Moon Prison

by Nii Parkes

You find my town by following the fifth ray of the sun at the height of its power. For it is the only ray that can break through the trees to reach the standpipe that is found right in the middle of the collage of brown sand, green, yellow and brown tufts of grass, hand-dug gutters, and restless animals that is Oboetown. From the standpipe you could ask the way to anyone's hut from the multitude of persons who frequent this precious source of drinking water. However, it is evening, so you would perhaps not find the village and therefore you would not hear me speaking to my mother...


"Mama, I know why the boy drowned with a smile on his face."

"Shut up my son! You will annoy the spirits - you are evil."

"I am not evil Mama. I know. I saw..."

"Saw what? Saw what? Oko, you will be the death of me. You will bring curses, curses upon this house. I have told you, do not shake a tree after a storm unless you want to get soiled!"

I stop speaking. Watching my mother's wide mouth in graceful motion. Marveling at how the gap in her teeth seems to filter her speech - biding my time. It is always like this in my house. My twin sister Akwele sits silently in the corner of the hut, watching as my mother rants and raves at me and blames me for everything from the late flowering of her okra plants to the death of my father: "How can a man die exactly two moons after his son's entrance into the world? Huh, huh, Tell me!" Apparently, it can't be my sister since she was born six hours before me... before dark.

Nevertheless, I know my mother's wrath never lasts. Before long, she will meticulously peel her daily harvest of yam, or cassava, or plantain onto yesterday's newspaper - making sure that very little pulp disappears, along with the peel, into the cavernous mouths of the goats in the compound. Whilst the staple boils, she will ask me to go and fetch water from the standpipe, and Akwele to help her chop up a selection from her store of ingredients (a well hidden cache of tomatoes, onions, okra, garden eggs, hot peppers, garlic, ginger, kontomire, and several odd looking pulses and seeds). Some of these will go straight into the pot, but the bulkier ingredients will be crushed on a slab of stone by the able hands of my sister. The resulting stew will be simmering by the time I return from the standpipe. Over dinner, across the coal-pot, around which we will sit, she will smile at us and, regardless of what has happened today, we will start afresh. If she's feeling very generous, she will pat t he space beside her on her mat and I will hesitantly rise to join her.

I also know that, behind her smooth brown face with its large white eyes and thick eyebrows, my mother has, in spite of herself, a craving for knowledge fostered over the years by her large family which has always had hundreds of stories to tell. So, I will wait. I will wait. Wait to hear my mother say, "Tell me..."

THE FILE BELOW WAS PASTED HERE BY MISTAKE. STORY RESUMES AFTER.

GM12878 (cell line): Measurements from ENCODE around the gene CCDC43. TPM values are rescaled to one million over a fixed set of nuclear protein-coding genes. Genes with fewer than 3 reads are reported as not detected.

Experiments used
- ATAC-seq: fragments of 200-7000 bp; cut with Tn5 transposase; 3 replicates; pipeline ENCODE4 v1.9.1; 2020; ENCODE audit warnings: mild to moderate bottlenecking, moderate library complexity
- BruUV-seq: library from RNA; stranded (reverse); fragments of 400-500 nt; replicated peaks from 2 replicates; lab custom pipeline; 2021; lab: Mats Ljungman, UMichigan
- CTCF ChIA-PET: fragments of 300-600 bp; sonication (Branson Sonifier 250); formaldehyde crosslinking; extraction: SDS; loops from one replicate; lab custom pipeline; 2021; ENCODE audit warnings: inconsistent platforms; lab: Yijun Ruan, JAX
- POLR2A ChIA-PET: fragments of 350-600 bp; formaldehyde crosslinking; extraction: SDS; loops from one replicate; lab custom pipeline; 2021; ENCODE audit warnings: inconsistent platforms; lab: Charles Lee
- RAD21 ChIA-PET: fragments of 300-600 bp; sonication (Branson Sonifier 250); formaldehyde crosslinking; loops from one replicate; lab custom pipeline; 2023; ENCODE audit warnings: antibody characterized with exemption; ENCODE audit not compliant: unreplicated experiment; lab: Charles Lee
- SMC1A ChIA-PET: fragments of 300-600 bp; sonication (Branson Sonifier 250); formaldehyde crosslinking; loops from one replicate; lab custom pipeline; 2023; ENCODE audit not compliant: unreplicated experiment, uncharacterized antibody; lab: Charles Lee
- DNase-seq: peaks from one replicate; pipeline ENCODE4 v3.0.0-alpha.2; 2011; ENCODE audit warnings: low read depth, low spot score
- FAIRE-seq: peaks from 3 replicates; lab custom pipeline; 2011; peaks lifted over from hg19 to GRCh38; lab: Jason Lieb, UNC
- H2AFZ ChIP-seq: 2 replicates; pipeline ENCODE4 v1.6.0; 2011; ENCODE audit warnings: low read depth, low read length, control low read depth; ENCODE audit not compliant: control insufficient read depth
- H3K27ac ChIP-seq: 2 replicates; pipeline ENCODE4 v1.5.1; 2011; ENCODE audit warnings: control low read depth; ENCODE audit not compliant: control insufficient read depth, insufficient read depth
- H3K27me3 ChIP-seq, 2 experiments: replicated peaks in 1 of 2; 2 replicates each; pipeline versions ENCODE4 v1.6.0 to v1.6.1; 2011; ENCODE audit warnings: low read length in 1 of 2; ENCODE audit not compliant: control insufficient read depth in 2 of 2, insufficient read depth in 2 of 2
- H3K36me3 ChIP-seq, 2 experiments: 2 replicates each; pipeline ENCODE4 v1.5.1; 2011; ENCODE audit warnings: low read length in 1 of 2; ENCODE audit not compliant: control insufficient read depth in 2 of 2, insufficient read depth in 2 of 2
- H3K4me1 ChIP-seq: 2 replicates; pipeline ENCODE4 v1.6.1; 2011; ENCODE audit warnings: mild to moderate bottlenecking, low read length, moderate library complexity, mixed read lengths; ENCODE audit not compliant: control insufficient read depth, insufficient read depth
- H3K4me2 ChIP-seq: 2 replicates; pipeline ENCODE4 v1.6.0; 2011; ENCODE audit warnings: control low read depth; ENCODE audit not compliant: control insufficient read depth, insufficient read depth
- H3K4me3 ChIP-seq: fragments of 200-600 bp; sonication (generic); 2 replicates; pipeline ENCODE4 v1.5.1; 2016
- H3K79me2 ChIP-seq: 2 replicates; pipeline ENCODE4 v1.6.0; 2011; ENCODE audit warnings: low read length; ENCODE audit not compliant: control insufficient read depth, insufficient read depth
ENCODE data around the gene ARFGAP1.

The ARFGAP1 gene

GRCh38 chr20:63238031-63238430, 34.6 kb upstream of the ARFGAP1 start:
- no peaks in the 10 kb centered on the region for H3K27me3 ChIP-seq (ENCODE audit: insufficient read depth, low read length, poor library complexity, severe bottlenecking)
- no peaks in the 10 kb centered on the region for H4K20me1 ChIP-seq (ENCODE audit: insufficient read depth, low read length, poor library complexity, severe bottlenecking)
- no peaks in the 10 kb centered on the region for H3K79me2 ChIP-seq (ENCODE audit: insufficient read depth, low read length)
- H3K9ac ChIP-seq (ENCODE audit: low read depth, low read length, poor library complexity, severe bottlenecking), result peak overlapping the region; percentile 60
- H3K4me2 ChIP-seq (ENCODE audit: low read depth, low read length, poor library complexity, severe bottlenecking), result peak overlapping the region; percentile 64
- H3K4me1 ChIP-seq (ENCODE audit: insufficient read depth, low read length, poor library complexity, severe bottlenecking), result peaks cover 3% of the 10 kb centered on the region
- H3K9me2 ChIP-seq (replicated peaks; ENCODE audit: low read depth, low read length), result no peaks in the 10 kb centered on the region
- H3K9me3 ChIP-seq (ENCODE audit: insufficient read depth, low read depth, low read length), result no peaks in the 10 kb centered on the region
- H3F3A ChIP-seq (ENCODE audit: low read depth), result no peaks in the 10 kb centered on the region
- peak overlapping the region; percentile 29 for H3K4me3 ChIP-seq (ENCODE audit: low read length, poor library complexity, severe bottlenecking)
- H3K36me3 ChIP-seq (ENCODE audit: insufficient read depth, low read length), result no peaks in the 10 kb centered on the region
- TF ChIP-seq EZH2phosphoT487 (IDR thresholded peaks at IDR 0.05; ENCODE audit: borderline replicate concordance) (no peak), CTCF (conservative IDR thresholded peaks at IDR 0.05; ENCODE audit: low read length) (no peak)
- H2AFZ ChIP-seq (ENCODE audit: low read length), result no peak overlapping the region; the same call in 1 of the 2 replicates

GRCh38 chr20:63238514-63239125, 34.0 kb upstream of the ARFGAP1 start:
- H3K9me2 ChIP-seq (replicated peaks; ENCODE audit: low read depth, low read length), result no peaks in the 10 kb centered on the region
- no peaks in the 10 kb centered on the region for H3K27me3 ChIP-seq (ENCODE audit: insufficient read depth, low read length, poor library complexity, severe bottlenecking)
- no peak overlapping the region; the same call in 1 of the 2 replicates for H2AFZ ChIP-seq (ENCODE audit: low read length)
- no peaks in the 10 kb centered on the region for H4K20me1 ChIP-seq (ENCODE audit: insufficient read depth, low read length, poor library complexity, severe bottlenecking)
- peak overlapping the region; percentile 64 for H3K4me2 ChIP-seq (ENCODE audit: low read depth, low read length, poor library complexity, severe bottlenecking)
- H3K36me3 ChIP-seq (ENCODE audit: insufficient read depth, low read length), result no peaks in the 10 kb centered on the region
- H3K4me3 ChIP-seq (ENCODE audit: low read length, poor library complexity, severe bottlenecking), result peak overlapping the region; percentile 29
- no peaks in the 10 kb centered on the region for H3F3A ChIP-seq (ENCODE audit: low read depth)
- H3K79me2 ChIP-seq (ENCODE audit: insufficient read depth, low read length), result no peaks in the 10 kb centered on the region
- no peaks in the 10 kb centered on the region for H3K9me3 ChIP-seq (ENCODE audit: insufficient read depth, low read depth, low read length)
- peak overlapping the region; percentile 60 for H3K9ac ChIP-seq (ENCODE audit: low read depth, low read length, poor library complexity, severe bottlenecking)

I do not remember exactly when I first heard my mother's voice. If I did, I would be a gbogbalo - older than my years and free of my body... But, I have since heard it many times in my head. It comes to me when I am alone - like when I wander in the bush - and it is often louder than the sub-foliage cacophony of crickets, and toads, and termites. Yet it is always calming. I also hear it when I am doing something wrong. At these times, it sounds like the grating of dry bits of cardboard. The hairs on my spine stand attentive when I hear it.

Her voice spoke to me that day in the company of my two friends, but I didn't tell them. I ignored it. I knew I wasn't supposed to be where I was. We were headed, barefoot and shaven headed, to a place we were forbidden to go. A place called the moon-prison. Legend had it that even in the middle of the day the moon remained there silver and still. To get there, we had to traipse through miles of bush.

"Are we nearly there?" one of my companions asked. He was one of those kids whose legs were so bowed they made you wonder how he managed to place his feet flat on the ground.

"Shhhh," reprimanded the other. "Tuesday is the spirit's day of rest."

We continued in silence, with the second boy in the lead, ducking and swerving out of the way of protruding branches and suspended cobwebs. I fixed my attention on his short neck and thought about the moon-prison. It was a pond, a few metres from the River Oba, and it had been there for years. But, recently, people had started to say that there was something evil about it. Ever since a boy had drowned in it in the middle of the day. People had put forward all sorts of explanations - some involved a water maiden reaching up from the depths to grab him - but the witch doctor simply said, "If you seek something hard enough you will find it." This cryptic statement had made him less popular in the town. People argued that the boy was a champion swimmer, which made the case suspect, but what made it weirder was...